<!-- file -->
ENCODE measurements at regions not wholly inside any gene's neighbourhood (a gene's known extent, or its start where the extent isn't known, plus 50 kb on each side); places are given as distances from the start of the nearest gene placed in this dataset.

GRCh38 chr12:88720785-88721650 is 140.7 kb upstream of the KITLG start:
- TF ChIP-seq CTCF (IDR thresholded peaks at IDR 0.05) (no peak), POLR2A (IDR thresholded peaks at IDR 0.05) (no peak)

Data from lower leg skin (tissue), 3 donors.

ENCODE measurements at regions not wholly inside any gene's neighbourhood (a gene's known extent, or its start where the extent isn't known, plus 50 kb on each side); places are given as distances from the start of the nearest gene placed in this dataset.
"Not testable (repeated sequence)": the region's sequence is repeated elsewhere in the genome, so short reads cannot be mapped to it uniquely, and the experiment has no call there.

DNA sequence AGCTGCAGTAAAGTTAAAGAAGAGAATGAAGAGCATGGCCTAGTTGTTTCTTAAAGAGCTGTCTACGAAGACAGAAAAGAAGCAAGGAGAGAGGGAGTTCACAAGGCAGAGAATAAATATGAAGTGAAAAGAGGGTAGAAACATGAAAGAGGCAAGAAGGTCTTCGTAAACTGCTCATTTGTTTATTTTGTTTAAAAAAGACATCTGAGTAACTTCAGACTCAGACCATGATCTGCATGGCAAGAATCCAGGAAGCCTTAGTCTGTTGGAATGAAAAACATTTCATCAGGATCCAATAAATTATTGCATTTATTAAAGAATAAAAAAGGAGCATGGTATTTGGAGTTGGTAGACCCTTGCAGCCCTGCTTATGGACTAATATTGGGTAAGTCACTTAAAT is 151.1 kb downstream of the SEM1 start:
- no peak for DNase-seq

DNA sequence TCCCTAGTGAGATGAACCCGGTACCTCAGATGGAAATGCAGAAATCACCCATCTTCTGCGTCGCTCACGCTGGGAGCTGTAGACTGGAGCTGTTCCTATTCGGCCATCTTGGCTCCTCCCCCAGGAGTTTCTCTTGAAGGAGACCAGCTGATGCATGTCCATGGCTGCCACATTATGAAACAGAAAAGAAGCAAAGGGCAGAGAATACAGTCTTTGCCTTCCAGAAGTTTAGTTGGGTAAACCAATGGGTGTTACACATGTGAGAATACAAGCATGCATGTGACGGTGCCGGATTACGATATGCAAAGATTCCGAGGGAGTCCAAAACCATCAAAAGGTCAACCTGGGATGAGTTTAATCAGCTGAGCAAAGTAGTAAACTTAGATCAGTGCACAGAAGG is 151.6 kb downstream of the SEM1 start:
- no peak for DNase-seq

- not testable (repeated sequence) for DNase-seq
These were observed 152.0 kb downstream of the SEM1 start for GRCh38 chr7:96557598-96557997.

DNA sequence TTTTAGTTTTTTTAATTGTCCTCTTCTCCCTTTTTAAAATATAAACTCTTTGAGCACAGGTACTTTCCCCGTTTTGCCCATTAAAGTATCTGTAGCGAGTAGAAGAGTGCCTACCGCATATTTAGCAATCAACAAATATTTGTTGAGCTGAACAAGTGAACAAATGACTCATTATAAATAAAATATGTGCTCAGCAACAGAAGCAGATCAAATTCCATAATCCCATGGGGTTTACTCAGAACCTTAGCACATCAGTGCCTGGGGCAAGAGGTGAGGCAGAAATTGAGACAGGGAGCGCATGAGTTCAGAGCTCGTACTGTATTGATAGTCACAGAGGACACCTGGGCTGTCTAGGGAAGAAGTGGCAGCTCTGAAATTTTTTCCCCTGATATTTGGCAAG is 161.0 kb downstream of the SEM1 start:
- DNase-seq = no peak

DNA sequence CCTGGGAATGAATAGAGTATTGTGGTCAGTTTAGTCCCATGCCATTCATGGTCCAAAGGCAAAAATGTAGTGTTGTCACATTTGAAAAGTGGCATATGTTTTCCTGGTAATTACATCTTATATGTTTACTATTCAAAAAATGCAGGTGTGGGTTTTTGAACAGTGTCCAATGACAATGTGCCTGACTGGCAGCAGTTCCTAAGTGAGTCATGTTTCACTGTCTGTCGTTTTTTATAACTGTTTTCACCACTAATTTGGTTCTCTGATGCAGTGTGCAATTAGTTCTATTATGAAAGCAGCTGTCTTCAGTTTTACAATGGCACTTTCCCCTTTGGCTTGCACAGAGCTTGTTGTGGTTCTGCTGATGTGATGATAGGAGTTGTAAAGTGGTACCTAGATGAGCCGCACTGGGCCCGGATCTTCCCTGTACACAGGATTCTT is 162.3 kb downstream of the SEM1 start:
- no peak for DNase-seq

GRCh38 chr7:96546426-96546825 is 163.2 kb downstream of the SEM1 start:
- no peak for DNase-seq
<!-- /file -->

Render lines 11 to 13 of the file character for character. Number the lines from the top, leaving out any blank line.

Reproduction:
- not testable (repeated sequence) for DNase-seq
These were observed 152.0 kb downstream of the SEM1 start for GRCh38 chr7:96557598-96557997.

DNA sequence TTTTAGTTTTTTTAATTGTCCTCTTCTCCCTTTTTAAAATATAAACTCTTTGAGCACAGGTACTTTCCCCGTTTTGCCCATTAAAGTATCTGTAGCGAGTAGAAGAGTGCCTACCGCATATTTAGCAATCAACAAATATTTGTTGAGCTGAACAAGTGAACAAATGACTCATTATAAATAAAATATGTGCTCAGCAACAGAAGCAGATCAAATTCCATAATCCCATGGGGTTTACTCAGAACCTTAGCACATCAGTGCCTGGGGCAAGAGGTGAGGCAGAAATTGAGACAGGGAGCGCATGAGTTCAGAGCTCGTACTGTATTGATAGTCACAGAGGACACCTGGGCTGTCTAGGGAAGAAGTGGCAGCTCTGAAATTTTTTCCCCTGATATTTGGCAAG is 161.0 kb downstream of the SEM1 start: